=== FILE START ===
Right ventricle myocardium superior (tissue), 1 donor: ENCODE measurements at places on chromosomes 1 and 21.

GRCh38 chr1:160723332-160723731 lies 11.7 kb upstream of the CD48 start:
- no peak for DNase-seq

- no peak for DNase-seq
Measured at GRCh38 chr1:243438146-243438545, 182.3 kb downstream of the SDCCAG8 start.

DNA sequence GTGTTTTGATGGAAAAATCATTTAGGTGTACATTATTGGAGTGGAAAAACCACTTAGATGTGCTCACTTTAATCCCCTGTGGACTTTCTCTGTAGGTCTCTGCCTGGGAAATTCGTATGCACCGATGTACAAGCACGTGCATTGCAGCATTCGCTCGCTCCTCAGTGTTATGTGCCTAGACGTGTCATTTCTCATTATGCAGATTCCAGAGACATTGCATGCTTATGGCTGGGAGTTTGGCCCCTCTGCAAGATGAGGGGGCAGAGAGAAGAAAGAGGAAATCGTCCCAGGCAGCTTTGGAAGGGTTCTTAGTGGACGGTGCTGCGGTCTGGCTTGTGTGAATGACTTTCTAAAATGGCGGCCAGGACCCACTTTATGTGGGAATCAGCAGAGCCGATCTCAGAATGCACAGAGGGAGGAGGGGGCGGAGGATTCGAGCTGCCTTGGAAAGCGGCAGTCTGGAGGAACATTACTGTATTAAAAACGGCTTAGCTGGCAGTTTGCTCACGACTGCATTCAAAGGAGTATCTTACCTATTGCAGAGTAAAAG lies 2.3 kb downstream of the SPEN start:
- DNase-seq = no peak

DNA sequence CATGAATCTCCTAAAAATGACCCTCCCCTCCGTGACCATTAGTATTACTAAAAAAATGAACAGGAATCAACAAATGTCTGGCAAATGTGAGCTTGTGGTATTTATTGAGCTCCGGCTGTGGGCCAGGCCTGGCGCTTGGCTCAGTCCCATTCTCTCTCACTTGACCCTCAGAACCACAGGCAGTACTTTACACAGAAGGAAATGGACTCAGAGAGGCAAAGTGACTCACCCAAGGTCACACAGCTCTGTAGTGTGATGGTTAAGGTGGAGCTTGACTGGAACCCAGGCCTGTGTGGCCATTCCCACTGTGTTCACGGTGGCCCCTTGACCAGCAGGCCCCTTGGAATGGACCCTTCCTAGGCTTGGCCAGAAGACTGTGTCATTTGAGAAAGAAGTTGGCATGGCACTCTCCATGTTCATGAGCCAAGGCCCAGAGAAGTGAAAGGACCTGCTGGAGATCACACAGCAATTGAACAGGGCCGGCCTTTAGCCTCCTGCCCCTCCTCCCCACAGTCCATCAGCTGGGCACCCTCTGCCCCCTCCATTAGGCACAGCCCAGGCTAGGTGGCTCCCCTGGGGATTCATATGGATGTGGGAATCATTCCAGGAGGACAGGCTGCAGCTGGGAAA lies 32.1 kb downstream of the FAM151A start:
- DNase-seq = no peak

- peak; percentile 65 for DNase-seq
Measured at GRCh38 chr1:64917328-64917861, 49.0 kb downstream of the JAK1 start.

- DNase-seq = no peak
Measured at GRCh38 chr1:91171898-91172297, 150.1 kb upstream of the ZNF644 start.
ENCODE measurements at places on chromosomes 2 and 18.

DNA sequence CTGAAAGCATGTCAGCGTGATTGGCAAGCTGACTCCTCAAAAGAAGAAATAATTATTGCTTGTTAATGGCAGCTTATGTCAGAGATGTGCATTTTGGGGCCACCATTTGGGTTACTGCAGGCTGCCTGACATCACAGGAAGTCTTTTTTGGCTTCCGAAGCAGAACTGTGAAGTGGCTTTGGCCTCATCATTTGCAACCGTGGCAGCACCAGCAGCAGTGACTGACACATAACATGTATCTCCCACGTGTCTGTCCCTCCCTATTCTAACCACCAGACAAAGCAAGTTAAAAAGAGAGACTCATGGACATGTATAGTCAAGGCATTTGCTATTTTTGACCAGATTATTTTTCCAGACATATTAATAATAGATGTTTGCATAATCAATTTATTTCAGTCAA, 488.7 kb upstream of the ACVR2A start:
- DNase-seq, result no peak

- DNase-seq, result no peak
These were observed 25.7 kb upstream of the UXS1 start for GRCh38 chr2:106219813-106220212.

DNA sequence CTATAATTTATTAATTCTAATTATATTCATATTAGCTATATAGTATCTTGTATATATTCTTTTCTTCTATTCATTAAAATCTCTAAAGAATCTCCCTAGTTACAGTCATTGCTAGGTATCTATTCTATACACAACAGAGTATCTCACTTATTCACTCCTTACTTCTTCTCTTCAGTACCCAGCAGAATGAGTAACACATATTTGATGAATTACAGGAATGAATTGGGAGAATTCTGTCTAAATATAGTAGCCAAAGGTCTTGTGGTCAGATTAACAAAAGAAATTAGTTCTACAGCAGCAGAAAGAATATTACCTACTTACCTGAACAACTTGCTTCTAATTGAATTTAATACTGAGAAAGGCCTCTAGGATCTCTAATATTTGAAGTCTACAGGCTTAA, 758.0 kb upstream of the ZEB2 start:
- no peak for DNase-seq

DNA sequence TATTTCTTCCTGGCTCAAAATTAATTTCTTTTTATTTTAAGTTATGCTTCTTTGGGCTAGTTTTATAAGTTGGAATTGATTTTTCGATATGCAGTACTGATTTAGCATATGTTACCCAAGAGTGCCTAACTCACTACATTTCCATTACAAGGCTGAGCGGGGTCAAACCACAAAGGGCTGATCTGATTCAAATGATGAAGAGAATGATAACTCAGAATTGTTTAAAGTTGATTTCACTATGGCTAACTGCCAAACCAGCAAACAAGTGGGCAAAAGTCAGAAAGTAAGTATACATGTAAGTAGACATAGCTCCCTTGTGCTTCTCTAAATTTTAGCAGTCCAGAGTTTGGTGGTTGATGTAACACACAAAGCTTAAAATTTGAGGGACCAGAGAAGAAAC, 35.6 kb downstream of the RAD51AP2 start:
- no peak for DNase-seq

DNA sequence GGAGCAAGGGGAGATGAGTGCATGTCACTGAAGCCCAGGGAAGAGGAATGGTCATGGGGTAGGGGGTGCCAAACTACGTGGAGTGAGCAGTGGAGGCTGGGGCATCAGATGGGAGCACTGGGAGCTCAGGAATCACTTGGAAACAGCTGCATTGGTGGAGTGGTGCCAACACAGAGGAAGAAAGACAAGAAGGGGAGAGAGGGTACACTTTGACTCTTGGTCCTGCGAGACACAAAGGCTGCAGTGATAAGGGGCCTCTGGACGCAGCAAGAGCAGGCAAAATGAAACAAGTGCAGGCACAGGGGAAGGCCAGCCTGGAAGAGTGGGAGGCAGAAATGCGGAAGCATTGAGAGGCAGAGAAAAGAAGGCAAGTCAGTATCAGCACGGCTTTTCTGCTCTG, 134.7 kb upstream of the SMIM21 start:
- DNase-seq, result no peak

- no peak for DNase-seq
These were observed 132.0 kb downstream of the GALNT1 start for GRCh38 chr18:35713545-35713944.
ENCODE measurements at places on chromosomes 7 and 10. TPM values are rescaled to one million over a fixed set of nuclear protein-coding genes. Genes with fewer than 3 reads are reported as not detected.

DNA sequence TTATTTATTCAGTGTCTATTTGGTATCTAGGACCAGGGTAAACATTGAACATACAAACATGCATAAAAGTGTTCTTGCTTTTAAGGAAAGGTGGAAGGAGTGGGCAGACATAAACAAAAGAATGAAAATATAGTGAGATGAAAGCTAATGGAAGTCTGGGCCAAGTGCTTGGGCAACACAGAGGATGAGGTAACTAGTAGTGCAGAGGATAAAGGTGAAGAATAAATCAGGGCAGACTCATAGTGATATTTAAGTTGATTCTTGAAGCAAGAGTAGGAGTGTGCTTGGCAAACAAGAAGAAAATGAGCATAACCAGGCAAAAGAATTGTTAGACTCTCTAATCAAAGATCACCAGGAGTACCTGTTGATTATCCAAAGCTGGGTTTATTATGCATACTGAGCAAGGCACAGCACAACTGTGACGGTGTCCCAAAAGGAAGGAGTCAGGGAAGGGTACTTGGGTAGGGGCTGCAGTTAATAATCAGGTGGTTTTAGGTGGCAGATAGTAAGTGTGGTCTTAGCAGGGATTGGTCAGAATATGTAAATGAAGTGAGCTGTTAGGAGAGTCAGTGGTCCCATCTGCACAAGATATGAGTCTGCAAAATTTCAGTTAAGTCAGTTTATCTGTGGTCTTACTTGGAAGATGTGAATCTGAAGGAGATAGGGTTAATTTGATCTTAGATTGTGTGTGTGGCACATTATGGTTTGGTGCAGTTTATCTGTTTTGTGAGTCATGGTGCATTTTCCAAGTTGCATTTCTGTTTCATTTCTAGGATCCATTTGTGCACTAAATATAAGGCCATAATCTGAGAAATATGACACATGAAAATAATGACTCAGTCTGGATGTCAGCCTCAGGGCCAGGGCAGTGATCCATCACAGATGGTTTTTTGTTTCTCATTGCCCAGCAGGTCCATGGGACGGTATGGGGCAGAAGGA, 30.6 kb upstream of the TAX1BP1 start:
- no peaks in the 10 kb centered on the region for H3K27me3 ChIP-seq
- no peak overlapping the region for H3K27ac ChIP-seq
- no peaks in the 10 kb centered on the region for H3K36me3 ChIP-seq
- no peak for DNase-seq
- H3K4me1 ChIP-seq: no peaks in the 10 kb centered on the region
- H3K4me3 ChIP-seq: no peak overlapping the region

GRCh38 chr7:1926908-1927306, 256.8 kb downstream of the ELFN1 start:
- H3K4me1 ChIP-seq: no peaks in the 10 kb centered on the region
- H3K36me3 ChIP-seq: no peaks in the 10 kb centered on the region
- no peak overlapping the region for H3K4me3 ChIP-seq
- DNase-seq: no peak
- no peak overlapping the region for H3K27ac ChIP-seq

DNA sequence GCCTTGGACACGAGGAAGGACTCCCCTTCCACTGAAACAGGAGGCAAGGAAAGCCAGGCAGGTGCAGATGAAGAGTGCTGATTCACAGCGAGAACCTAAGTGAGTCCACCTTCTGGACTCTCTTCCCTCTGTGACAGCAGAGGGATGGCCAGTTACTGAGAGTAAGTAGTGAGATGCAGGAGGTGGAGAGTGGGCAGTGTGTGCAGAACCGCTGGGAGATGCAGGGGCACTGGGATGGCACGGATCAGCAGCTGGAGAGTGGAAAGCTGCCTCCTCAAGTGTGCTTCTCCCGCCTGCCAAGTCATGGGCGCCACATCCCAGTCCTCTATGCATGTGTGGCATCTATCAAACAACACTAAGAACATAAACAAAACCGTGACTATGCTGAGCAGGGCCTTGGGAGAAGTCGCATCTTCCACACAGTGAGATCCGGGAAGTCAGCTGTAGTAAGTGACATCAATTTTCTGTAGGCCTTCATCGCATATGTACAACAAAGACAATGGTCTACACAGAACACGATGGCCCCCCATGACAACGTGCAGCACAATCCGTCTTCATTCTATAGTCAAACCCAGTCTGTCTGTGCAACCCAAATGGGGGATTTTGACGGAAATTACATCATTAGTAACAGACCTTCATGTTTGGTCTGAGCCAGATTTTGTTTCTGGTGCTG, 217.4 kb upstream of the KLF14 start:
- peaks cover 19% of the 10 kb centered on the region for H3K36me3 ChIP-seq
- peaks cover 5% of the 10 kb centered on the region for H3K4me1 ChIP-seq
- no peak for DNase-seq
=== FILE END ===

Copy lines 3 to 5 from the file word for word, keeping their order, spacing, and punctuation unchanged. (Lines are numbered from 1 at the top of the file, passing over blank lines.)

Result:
- no peak for DNase-seq

- no peak for DNase-seq
Measured at GRCh38 chr1:243438146-243438545, 182.3 kb downstream of the SDCCAG8 start.